Bitcoin mining (opens in new tab) now demands more computational power than ever before, with mining difficulty on the network reaching an all-time high after the most recent recalibration.
Mining difficulty, which ebbs and flows in line with shifts in the total hashrate, has now increased to 23.1 trillion, a sizable jump of circa 6%.
This is the second largest increase in difficulty since the turn of the year, and the fifth time mining difficulty has increased in the last six recalibration periods.
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Bitcoin mining difficulty
To the uninitiated, increasing the difficulty of mining Bitcoin (opens in new tab) might sound counterproductive, but the mechanism plays an important role in regulating the network, ensuring that blocks are processed at a stable rate and making the network more resilient to attack.
Mining difficulty is automatically recalibrated after every 2016 blocks processed, which occurs roughly every two weeks. The consistency with which mining difficulty has increased this year is a reflection of the current ferocity of competition among miners.
With the surge in the price of Bitcoin in recent months has also come a new enthusiasm for mining, which is now more lucrative than ever. In March, Bitcoin miners took in a record $1.5 billion in revenue, a 373% increase on September last year, before the start of the rally.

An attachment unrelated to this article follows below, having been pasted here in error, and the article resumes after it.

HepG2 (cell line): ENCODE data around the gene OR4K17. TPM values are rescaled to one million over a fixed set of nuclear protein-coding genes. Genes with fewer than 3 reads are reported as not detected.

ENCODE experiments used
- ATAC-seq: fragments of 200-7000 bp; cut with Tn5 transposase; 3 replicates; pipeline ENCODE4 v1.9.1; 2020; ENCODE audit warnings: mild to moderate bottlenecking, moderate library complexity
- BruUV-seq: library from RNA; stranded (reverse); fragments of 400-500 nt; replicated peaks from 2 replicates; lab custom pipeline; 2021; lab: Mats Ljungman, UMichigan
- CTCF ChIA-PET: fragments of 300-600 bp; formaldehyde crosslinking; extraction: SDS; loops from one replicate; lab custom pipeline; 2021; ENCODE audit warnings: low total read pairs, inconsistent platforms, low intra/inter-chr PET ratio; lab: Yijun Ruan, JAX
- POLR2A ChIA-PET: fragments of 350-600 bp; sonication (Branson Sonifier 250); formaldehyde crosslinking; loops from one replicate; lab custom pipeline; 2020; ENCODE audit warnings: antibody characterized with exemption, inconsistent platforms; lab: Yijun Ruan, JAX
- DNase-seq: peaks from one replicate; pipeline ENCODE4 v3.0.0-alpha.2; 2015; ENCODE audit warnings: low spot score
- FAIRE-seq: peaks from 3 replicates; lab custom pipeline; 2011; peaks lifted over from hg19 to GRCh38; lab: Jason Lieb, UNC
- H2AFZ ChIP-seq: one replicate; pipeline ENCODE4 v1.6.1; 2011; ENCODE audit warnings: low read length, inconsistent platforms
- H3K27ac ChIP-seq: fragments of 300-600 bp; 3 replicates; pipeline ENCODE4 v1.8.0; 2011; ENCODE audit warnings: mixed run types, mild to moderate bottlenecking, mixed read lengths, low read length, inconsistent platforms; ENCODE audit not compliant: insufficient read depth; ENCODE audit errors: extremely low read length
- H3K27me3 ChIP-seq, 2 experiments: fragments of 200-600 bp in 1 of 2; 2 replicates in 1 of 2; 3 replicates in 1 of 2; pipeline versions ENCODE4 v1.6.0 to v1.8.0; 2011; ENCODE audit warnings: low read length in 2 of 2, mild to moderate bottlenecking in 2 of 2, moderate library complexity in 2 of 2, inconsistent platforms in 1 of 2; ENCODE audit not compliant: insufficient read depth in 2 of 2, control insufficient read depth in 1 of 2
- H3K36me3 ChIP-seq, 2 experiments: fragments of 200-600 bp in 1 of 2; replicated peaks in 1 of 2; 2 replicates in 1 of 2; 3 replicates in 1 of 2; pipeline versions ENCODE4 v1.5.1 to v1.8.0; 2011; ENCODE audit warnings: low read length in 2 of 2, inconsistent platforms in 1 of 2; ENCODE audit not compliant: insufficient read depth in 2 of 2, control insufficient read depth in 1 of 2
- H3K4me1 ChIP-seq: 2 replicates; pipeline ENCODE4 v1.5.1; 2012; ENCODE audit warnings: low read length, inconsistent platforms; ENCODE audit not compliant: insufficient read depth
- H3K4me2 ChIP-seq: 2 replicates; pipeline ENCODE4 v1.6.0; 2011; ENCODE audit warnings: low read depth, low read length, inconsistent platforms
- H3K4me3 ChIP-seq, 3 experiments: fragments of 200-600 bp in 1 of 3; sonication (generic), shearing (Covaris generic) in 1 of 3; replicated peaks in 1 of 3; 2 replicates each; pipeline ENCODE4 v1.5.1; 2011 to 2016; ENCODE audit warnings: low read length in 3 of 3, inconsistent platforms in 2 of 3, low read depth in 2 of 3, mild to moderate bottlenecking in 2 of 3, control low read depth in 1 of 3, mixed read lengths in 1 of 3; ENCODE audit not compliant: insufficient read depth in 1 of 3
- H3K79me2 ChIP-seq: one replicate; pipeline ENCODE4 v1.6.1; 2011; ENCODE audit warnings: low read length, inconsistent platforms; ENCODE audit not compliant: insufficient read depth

As mining operations scale up, in an effort to capitalize on the increase in the value of Bitcoin, the mining difficulty rises in tandem.
According to Whit Gibbs, CEO at mining firm Compass, the significant rise in mining difficulty can be attributed to the large number of new ASIC machines coming online as supply chain issues are resolved.
“Today’s moderately large difficulty increase is not surprising, and I expect it’s only a taste of what will come later in this year and into 2022, as deployed machine shipments start arriving and being deployed,” he said.
“The pending flood of hashrate about to enter the market will only continue pushing Bitcoin’s mining difficulty higher, which should track with Bitcoin’s price.”
While the prospect of yet further growth in the price of Bitcoin will have many people licking their lips, an increase in mining difficulty will do nothing to alleviate concerns about the environmental impact of Bitcoin mining. With more computational power required to compete for cryptocurrency rewards, yet more energy will need to be funnelled into the network, which already uses up more power than the country of Sweden (opens in new tab).
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